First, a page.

A leisurely 3.5 mi. hike or a ride aboard one of the free trams will take you to the 40-foot Waihi Falls (Waimea Falls). Call ahead to check on park conditions...the last time I visited, drought conditions had dried up the falls. But you'll still have a lot to see, and it's a great, inexpensive place where children can run free, and there are many small, safe side trails for kids to explore, as well as regular hula shows. Cost: Adults $8; seniors, military discount, local residents and children 12 and under $5; children under 3 free. Closed on New Year's Day and Christmas. Phone: (808) 638-9199.

On the way back to the hotel, be sure to take the kids to the old-time plantation-style Matsumoto Store in quaint Haleiwa town, for an island favorite, shaved ice. Li Hing Mui, lychee, guava, lilikoi, mango and coconut are just a few of the exotic flavors to experience--only in Hawaii!

One of your few opportunities to get up close to Hawaiian wildlife is also in Haleiwa. To the side of Haleiwa Beach Park is Ali'i Beach, where large pacific green sea turtles regularly come ashore to bask in the sun. The high tide water line at the beach is often strewn with debris, great for beach combers.

Pacific Green Sea Turtle (honu), Haleiwa, Oahu, Hawaii
A sea turtle basks at Ali'i Beach, Haleiwa. Photo by Tammy Yee.

Before leaving Haleiwa, stop by Macky's Shrimp Truck, near the Haleiwa roundabout, to savor the best garlic shrimp in the islands (app. $12). Then topping off your trip, stop by Dole Plantation, where the kids can ride a sugar train (Adults - $7.75, Children 4-12- $5.75 9:30 am to 4:30 pm) or wander through Pineapple Garden Maze, which held the 2001 Guinness World Record as the world's largest maze (Adults - $6.00, Children 4-12- $4.00 9:30 am to 4:30 pm) while you kick back with a waffle cone of pineapple sherbert.



Fun Facts:


On August 21, 1959, Hawaii became the 50th state of the union.

The Hawaiian flag was commissioned by Kamehameha the Great in 1816 while Hawaii was still a kingdom. The eight stripes represent the eight major Hawaiian islands (Hawaii, Maui, Molokai, Lanai, Kahoolawe, Oahu, Kauai and Niihau) and the Union Jack in the upper left corner symbolizes the kingdom's friendship with Britain.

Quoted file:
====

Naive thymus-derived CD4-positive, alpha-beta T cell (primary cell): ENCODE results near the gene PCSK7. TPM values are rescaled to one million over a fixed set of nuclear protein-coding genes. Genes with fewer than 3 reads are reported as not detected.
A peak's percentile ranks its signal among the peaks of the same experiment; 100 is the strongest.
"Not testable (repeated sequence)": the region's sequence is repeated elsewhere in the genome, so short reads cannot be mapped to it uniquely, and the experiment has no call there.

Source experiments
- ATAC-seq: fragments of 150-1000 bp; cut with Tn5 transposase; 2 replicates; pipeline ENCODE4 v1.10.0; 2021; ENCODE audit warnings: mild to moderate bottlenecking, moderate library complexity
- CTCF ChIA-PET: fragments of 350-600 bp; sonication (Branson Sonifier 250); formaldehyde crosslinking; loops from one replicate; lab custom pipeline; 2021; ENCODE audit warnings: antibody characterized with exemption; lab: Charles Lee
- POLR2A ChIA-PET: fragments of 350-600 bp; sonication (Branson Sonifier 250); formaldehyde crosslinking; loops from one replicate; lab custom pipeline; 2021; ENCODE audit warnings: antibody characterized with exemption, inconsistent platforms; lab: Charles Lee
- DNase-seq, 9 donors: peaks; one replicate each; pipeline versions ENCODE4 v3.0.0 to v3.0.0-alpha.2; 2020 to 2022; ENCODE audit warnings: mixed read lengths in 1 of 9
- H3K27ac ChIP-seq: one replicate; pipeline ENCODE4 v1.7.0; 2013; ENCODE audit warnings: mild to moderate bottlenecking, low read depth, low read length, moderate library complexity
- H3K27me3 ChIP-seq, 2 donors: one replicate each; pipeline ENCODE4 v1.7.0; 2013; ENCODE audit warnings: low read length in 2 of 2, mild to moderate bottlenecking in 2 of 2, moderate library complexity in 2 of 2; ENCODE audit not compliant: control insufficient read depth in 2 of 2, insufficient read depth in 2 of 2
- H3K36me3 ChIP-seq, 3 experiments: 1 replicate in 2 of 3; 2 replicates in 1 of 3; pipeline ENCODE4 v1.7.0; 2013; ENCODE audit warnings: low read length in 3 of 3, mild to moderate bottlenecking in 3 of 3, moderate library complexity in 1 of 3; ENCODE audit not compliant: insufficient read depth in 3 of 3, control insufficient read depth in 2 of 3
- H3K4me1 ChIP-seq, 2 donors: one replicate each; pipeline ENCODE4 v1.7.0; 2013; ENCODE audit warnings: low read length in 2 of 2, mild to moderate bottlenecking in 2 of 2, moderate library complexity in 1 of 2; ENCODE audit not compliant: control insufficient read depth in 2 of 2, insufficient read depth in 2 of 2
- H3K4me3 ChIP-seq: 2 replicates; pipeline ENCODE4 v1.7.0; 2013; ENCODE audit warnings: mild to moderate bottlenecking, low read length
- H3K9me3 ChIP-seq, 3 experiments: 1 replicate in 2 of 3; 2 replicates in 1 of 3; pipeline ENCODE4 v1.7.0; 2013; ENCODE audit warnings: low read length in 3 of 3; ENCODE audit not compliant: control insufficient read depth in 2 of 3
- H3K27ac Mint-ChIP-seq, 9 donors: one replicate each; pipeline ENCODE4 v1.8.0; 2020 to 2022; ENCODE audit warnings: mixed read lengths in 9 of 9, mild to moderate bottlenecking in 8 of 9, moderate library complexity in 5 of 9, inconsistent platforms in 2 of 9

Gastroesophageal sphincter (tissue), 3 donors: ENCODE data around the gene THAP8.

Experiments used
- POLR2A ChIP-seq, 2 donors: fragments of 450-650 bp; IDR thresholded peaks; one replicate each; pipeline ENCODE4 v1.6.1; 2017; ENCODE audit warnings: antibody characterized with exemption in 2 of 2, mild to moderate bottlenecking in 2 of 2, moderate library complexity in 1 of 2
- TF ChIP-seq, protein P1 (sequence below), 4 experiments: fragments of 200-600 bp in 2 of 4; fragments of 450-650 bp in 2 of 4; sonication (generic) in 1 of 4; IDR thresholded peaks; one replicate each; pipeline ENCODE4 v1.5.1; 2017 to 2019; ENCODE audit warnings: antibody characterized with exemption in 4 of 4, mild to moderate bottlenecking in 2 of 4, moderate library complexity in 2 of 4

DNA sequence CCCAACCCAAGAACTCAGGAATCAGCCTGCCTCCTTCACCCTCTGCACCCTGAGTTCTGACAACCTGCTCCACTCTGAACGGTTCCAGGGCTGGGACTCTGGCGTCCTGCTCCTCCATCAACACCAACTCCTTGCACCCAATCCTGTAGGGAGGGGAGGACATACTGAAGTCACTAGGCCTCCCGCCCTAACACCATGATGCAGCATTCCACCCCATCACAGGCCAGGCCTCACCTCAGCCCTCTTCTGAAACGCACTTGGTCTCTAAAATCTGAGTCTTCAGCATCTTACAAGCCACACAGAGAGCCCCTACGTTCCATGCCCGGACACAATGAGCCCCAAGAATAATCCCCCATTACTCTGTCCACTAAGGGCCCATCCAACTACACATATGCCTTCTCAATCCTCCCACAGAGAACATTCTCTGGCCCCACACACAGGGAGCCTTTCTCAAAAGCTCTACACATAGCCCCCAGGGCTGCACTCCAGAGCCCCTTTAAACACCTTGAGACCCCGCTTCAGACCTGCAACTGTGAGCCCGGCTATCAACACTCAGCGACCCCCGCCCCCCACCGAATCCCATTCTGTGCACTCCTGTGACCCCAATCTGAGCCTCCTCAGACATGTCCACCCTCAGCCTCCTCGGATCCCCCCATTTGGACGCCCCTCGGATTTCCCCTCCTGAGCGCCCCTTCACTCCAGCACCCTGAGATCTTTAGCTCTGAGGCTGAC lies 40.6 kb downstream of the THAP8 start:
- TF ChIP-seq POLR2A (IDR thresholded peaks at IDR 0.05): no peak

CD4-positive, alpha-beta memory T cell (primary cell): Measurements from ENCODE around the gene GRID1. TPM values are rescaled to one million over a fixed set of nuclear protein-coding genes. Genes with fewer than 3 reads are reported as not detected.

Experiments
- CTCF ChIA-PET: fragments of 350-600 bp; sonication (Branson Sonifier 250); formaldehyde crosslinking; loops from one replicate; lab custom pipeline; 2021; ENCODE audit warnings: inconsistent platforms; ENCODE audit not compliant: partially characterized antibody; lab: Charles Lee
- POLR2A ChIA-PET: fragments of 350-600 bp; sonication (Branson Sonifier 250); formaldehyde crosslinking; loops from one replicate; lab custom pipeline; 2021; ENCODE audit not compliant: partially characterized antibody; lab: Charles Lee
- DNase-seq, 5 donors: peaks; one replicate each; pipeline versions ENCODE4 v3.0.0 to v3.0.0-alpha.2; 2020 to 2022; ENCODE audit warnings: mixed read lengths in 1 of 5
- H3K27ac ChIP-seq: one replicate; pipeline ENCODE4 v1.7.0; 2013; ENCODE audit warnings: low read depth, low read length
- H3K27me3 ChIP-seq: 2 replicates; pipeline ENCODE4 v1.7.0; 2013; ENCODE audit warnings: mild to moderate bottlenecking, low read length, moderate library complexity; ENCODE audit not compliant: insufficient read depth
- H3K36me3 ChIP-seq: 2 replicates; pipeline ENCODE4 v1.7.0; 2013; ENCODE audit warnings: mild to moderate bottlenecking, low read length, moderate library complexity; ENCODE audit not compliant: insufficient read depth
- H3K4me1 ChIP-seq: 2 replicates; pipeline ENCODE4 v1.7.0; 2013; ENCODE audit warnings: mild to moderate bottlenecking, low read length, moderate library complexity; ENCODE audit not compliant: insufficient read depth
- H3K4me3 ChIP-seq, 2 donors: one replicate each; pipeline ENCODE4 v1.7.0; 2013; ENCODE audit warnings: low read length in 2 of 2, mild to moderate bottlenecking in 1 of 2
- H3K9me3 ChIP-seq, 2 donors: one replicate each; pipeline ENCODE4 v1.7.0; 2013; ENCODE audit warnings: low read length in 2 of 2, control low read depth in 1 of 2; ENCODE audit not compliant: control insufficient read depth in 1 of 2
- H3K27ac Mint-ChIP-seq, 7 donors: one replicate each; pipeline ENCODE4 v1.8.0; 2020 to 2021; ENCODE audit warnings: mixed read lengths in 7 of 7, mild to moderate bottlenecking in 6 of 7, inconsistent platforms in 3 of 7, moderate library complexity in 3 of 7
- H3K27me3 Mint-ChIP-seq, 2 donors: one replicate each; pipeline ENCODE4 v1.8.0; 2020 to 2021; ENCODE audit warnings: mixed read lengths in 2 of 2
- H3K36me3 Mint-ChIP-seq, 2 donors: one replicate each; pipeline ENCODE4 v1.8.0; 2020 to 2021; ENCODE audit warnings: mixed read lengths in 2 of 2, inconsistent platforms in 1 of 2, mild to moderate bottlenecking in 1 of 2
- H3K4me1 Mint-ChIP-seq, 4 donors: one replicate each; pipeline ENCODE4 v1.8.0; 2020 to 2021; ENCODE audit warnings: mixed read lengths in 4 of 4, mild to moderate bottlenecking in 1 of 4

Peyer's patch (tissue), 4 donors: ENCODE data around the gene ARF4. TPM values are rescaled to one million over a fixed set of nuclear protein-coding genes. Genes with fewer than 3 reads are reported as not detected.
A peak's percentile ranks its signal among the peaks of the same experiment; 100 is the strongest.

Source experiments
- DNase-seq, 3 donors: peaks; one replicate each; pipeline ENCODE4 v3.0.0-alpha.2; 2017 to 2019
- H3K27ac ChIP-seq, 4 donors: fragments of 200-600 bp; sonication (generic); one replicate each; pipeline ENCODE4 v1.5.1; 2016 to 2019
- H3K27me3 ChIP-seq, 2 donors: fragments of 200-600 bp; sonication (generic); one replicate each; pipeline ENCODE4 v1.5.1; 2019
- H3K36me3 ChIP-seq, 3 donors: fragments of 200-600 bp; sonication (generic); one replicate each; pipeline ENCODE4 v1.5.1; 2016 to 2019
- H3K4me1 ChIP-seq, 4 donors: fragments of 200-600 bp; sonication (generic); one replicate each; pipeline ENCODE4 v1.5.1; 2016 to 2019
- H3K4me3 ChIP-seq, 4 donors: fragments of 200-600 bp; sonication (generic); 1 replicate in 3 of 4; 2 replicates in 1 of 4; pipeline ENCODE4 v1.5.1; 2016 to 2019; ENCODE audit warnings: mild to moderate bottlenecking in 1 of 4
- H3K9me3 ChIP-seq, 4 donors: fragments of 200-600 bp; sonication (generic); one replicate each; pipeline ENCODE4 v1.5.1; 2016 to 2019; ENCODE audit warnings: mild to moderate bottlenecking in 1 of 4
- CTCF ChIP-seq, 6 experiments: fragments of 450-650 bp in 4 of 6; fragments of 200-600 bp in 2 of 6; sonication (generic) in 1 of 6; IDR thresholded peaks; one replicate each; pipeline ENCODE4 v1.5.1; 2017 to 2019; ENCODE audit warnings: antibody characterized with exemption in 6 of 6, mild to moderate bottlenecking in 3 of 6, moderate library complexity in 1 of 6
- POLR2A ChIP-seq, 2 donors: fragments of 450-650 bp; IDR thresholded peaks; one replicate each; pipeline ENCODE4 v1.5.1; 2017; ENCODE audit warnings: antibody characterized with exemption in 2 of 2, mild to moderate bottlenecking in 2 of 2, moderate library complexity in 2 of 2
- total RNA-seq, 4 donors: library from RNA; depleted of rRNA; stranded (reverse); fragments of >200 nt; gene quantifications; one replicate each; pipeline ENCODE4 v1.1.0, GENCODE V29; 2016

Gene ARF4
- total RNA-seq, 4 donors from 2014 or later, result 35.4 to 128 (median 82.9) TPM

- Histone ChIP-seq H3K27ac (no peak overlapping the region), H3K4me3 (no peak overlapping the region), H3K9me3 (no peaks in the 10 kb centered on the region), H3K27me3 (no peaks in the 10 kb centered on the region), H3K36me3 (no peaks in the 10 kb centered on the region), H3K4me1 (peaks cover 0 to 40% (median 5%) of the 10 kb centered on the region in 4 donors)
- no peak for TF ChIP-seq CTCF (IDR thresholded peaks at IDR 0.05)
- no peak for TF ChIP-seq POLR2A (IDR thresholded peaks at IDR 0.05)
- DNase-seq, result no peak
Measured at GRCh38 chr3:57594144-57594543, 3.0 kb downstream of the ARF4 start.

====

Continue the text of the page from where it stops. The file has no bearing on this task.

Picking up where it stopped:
• Nickname: The Aloha State
  • Motto: Ua Mau Ke Ea O Ka 'Aina I Ka Pono (The life of the land is perpetuated in righteousness)
  • Song: Hawai'i Pono'i (written by King David Kalakaua)
  • Capital: Honolulu (on Oahu)
  • Geography: the Hawaiian Archipelago consists of 132 islands stretching over 1500 miles, and is one of the most remote places on Earth.
  • Population: 1.3 million
  • Demographics: Hawaii is known for its diversity. There are no ethnic majorities.






    Japanese23.3%
    White18.7%
    Filipino11.6%
    Chinese10.7%
    Hispanic4.4%
    Korean4.2%
    Native Hawaiian3.6%
    African American1.6%
    Vietnamese1.6%
    Samoan1.5%
  • Flower: Ma'o hau hele (yellow Hawaiian hibiscus, or Hibiscus brackenridgei)
  • Bird: nene (Hawaiian goose)
  • Gemstone: black coral

History
"The USS Arizona is the final resting place for many of the ship's 1,177 crewmen who lost their lives on December 7, 1941..." read more
Color the USS Arizona Memorial:

Nature
  • Pacific Green Sea Turtle (Honu)
    Did you know that all the hatchlings in the nest of the Pacific green sea turtle are either male or female? The sex of the turtles is determined by the temperature of the nest. Cooler nests produce a clutch of males, while warmer nests produce females...read more

    Color a Baby Sea Turtle

Fun Stuff:

Coloring
Count and Color Creatures of the Reef
Hawaii State Flag
Under the Sea with Baby Honu

Crafts

Origami
Dollar Bill Folding: Aloha Shirt
Green Sea Turtle (Honu)
Hawaiian Butterfly (Pulelehua)

Hawaiian Limpet ('Opihi)

Hawaiian Owl (Pueo)
Humpback Whale

Puppets
Hawaiian Owl and Turtle

Puzzles
Kamehameha the Great Crossword

















Coloring and Activity Books for long trips




Hawaiian Books Your Child Might Like:

A is for Aloha
From the meaning of the word aloha to the plight of the state bird author U'ilani Goldsberry answers questions that most Malihinis have about this lush multi-island paradise.


Completes Sleeping Bear Press's acclaimed Discover America State by State series.

From Hawai'i with Aloha, Grandma and Grandpa
Did you know...

That Kilauea has spewed enough lava to fill more than a million Olympic-sized swimming pools? That a newborn humpack whale calf drinks one hundred gallons of milk a day? Or that twenty-seven Waimea Canyons stretched end to end can fit into the Grand Canyon? 

Children learn about the wonders of Hawai'i as they join Grandma and Grandpa on a trip through the Hawaiian Islands.

Baby Honu's Incredible Journey
Baby Honu has just hatched from his egg. Will he find the courage to face sand crabs and sea birds on his perilous journey to the sea? And what wondrous creatures will he encounter in the ocean?


A best-selling island classic, with a helpful glossary to educate children about Hawaiian marine life.
©2010 Tammy Yee
All rights reserved.